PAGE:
Date of event: 30.04.2013 Beginning: 19:00 Location: Nikitskaya JCC Ticket price: 500 rubles in advance 600 rubles on the day, 50% discount for students and retirees.
The only 19th century fin de siècle Viennese sex comedy personally approved by Sigmund Freud.
“Now, tell me about your mother Dr Jekyll…”
La Ronde Press Release
A play by Arthur Schnitzler
Directed by Martin Cooke
La Ronde (German: Reigen) is a play written by Arthur Schnitzler in 1897 and first printed in 1900 for his friends. It scrutinizes the sexual morals and class ideology of its day through a series of encounters between pairs of characters (shown before or after a sexual encounter). By choosing characters across all levels of society, the play offers social commentary on how sexual contact transgresses boundaries of class.
Schnitzler's play was not publicly performed until 1920, on 23 December 1920 in Berlin and 1 February 1921 in Vienna. The play elicited violent critical and popular reactions against its subject matter.
Schnitzler's play was not publicly performed until 1920, on 23 December 1920 in Berlin and 1 February 1921 in Vienna. The play elicited violent critical and popular reactions. Schnitzler suffered moralistic and personal attacks that became virulently anti-Semitic. Schnitzler was attacked as a Jewish pornographer and the outcry came to be known as the "Reigen scandal." Despite a 1921 Berlin court verdict that dismissed charges of immorality against the play, Schnitzler withdrew La Ronde himself from public production in German-speaking countries.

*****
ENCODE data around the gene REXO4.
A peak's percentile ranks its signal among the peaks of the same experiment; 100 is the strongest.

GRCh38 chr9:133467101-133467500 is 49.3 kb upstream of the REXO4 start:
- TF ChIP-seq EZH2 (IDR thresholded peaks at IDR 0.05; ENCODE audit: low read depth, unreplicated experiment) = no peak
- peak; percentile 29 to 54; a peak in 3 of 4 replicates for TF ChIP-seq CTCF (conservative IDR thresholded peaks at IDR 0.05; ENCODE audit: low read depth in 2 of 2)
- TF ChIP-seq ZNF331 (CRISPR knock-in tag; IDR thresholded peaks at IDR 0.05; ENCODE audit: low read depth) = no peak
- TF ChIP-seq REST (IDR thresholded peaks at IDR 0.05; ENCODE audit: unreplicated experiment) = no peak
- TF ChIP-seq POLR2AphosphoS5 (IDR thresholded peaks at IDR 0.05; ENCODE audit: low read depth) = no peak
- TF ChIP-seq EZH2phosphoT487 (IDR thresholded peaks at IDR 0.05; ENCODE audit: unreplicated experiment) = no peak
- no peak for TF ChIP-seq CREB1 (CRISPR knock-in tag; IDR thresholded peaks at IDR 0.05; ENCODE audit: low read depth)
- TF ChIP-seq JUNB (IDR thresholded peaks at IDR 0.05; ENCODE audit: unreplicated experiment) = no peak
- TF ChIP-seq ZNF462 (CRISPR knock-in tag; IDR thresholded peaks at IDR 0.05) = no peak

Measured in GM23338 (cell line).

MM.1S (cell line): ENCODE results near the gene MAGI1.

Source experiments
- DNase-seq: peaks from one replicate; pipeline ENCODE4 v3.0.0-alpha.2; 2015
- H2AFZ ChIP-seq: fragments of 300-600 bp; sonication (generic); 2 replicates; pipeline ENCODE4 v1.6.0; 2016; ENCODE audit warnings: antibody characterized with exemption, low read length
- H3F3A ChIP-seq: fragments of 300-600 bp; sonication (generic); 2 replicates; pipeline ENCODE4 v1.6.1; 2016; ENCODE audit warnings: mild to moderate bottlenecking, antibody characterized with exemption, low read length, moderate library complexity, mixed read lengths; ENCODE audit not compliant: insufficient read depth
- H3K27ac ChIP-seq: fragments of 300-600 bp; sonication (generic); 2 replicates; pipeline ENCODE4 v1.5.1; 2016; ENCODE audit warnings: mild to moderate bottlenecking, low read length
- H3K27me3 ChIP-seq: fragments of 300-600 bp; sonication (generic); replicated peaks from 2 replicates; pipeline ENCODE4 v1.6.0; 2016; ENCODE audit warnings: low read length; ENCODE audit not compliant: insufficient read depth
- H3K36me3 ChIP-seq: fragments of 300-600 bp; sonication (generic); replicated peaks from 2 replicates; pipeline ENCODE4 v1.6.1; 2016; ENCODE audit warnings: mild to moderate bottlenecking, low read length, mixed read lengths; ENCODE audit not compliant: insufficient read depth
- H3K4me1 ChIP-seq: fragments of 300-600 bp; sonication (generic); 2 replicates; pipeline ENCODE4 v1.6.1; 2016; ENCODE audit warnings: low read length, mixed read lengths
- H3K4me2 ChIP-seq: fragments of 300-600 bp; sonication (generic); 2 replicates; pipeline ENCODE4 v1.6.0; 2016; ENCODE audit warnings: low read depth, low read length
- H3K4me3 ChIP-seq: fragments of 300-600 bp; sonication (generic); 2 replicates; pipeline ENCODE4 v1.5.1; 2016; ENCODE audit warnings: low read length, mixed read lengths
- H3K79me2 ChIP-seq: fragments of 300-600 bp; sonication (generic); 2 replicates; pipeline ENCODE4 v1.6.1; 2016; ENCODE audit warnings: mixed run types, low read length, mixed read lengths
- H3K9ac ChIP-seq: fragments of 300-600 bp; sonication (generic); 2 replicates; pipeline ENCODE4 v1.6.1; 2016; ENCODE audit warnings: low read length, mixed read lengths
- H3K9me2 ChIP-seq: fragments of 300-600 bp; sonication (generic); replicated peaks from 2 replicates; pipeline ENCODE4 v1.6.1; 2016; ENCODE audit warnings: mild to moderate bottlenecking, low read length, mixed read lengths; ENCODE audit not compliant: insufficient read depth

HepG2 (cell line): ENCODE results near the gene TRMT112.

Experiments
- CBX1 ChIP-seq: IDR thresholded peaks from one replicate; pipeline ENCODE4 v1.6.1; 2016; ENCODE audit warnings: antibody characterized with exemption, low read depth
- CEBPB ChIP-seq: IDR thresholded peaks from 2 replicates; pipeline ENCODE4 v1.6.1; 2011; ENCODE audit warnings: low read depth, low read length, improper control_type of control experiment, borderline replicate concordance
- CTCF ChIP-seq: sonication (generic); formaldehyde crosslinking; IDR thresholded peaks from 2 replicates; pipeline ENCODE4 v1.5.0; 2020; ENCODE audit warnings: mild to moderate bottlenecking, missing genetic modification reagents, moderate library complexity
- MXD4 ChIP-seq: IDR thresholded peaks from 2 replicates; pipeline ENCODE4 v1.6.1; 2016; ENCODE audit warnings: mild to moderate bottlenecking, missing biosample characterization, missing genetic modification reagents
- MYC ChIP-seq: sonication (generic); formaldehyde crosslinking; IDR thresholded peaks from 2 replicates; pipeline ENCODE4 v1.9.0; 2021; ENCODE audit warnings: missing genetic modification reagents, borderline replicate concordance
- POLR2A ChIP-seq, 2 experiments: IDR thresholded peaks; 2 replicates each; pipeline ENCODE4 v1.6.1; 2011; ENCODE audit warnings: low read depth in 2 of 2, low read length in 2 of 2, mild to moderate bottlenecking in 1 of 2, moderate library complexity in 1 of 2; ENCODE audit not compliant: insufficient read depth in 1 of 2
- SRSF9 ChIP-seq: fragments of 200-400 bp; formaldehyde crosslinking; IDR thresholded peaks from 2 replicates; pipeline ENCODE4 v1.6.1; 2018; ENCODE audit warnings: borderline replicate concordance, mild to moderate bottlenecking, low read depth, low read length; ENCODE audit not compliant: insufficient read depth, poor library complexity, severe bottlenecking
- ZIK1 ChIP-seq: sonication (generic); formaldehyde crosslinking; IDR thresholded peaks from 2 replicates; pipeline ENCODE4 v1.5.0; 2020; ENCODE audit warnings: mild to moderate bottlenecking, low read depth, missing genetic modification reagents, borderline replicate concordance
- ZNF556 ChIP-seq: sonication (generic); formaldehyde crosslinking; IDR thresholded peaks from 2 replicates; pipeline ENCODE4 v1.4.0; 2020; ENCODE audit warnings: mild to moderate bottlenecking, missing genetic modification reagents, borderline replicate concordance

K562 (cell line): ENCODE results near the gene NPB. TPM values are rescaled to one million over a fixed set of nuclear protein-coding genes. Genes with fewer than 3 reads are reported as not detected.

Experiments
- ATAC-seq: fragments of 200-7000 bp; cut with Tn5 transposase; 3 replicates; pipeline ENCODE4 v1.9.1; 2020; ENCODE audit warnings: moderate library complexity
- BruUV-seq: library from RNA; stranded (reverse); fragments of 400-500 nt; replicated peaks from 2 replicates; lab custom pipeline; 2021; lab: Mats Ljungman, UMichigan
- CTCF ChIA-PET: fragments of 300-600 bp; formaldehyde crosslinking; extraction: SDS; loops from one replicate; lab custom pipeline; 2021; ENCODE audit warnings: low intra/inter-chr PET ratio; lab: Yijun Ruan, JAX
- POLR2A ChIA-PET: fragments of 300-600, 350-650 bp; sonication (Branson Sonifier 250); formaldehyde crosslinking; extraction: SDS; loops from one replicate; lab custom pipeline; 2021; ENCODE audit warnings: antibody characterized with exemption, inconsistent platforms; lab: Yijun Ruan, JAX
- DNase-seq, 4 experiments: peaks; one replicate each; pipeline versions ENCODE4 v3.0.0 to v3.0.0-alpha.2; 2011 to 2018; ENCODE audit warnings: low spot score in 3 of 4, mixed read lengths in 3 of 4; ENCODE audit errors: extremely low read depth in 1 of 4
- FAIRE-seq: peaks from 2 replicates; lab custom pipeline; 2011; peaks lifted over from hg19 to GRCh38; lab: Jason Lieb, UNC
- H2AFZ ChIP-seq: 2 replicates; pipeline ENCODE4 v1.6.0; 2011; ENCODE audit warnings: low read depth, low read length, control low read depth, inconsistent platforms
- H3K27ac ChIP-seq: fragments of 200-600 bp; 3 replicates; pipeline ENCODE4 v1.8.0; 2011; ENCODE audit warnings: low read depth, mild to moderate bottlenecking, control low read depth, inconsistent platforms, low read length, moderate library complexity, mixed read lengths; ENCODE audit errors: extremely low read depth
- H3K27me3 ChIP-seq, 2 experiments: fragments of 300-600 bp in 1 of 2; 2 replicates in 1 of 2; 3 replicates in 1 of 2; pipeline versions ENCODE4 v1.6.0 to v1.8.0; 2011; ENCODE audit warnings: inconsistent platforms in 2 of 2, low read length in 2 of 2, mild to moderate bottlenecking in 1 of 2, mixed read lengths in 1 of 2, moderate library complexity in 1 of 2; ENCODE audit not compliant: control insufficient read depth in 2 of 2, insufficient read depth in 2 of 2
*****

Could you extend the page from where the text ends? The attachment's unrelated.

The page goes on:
The play remained popular in Russia, Czechoslovakia, and especially in France, where it was adapted for the cinema twice, in 1950 and again in 1964. Forty years after Arthur Schnitzler’s death, in 1982 his son, Heinrich Schnitzler, released La Ronde for German-language performances.
In 1922, the founder of psychoanalysis Sigmund Freud wrote to Schnitzler that "you have learned through intuition—though actually as a result of sensitive introspection—everything that I have had to unearth by laborious work on other persons.